Will Rogers

Will Rogers

From Wikipedia, the free encyclopediaJump to navigationJump to searchFor other uses, see Will Rogers (disambiguation) and William Rogers (disambiguation).

Will Rogers
Rogers in 1922
BornWilliam Penn Adair Rogers
November 4, 1879
ClaremoreCherokee NationIndian Territory (now Oklahoma)
DiedAugust 15, 1935 (aged 55)
Point BarrowAlaska Territory
Cause of deathAirplane crash
OccupationComedic actor
vaudevillian
cowboy
columnist
humorist
radio personality
Political partyDemocratic
Spouse(s)Betty Blake (1908–1935; his death)
ChildrenWill Rogers, Jr.
Mary Amelia Rogers
James Blake Rogers
Fred Stone Rogers

William Penn Adair Rogers (November 4, 1879 – August 15, 1935) was an American stage and film actor, vaudeville performer, cowboy, humorist, newspaper columnist, and social commentator from Oklahoma. He was a Cherokee citizen born in the Cherokee NationIndian Territory.

Known as “Oklahoma’s Favorite Son”,[1] Rogers was born to a Cherokee family in Indian Territory (now part of Oklahoma). As an entertainer and humorist, he traveled around the world three times, made 71 films (50 silent films and 21 “talkies”),[2] and wrote more than 4,000 nationally syndicated newspaper columns.[3]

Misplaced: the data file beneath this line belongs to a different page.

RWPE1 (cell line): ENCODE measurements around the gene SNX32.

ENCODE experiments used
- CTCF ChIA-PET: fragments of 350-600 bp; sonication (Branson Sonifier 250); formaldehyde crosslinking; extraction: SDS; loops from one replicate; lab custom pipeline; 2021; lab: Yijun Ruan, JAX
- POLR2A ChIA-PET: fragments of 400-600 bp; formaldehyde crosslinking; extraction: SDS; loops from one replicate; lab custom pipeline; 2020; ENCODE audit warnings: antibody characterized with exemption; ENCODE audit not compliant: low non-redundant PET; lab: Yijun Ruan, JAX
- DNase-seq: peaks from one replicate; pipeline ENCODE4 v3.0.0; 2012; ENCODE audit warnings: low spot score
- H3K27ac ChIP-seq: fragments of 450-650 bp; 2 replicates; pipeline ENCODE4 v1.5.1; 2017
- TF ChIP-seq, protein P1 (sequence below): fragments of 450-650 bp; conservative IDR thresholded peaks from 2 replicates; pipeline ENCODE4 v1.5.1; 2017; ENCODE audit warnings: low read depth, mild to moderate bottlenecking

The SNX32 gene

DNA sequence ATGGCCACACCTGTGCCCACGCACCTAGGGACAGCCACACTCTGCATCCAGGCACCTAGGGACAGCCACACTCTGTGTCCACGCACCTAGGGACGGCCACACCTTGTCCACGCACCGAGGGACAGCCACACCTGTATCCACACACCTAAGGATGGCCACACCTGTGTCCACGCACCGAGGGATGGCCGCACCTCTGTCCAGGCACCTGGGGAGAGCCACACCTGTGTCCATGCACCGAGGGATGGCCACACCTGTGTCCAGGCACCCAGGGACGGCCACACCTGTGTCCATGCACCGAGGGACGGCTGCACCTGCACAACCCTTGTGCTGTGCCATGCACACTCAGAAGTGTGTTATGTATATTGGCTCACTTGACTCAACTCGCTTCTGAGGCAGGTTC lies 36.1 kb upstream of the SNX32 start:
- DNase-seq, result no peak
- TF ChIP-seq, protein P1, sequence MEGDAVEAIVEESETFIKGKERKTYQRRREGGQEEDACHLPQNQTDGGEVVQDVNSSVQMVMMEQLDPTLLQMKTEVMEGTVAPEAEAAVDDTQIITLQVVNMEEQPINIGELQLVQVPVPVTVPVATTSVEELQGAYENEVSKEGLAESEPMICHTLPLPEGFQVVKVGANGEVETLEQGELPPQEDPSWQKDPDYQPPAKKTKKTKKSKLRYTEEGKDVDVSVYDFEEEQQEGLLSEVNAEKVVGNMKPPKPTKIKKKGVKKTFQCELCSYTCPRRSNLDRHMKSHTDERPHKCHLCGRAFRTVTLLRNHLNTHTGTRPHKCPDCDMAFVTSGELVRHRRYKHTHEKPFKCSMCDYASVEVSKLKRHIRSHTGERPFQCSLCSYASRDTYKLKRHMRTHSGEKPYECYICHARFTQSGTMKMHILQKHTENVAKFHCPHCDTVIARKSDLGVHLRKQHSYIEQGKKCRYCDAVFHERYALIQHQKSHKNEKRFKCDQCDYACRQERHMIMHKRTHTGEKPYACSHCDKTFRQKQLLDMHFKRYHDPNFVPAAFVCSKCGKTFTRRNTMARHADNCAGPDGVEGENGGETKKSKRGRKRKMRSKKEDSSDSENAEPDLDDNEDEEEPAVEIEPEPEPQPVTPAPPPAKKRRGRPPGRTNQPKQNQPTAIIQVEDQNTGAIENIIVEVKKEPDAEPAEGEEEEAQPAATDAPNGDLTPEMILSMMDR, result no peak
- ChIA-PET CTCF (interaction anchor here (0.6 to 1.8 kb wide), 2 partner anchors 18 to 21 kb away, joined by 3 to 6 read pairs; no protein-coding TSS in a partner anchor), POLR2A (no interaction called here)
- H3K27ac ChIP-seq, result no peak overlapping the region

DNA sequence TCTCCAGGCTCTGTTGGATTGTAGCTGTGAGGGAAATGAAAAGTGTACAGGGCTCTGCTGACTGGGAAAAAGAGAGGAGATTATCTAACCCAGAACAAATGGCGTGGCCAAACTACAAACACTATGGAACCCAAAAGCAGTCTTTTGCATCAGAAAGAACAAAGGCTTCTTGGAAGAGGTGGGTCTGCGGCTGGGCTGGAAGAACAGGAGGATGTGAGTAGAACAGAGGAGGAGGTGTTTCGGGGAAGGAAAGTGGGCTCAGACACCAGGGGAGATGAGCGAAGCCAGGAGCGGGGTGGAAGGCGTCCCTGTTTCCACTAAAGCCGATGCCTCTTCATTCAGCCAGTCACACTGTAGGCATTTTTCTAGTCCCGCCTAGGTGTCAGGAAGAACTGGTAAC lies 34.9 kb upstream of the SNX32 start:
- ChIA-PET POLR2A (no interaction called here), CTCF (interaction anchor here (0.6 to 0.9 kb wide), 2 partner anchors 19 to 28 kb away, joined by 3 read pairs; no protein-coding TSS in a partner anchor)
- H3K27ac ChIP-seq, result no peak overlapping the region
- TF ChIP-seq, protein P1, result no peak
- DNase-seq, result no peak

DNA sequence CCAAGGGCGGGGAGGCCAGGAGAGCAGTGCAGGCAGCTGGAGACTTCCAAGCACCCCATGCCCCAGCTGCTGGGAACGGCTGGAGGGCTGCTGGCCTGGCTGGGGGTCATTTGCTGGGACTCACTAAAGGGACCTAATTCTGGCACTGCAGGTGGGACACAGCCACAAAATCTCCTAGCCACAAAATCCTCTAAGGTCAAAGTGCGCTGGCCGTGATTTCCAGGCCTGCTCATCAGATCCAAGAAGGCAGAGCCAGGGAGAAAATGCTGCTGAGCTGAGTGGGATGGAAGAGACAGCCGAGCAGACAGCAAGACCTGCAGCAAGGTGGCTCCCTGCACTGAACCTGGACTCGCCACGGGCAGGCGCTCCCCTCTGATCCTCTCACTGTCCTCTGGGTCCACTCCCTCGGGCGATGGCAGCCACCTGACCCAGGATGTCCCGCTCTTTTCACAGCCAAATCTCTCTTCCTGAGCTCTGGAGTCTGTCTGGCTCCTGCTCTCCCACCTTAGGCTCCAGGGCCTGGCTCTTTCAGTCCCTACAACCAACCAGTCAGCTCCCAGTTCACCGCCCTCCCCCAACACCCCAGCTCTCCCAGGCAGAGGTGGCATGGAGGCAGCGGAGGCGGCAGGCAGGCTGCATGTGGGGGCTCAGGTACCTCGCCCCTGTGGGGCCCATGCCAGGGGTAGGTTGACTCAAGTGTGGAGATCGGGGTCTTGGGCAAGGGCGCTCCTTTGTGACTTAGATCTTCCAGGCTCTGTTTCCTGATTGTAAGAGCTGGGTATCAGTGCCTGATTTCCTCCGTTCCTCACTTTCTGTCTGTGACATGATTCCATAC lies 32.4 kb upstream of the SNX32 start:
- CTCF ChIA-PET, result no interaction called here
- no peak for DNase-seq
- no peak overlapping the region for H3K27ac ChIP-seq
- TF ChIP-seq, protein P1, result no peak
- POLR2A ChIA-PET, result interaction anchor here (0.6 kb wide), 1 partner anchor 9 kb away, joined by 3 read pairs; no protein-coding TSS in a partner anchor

By the mid-1930s Rogers was hugely popular in the United States, its leading political wit and the highest paid of Hollywood film stars. He died in 1935 with aviator Wiley Post when their small airplane crashed in northern Alaska.[4]

Rogers’s vaudeville rope act led to success in the Ziegfeld Follies, which in turn led to the first of his many movie contracts. His 1920s syndicated newspaper column and his radio appearances increased his visibility and popularity. Rogers crusaded for aviation expansion and provided Americans with first-hand accounts of his world travels. His earthy anecdotes and folksy style allowed him to poke fun at gangsters, prohibition, politicians, government programs, and a host of other controversial topics in a way that found general acclaim from a national audience with no one offended.[5] His aphorisms, couched in humorous terms, were widely quoted: “I am not a member of an organized political party. I am a Democrat.”

Rogers even provided an epigram on his most famous epigram:

When I die, my epitaph, or whatever you call those signs on gravestones, is going to read: “I joked about every prominent man of my time, but I never met a man I dident [sic] like.” I am so proud of that, I can hardly wait to die so it can be carved.[6]

Contents

Social media & sharing icons powered by UltimatelySocial
error

Enjoy this blog? Please spread the word :)

RSS
Follow by Email
LinkedIn
LinkedIn
Share
Scroll to Top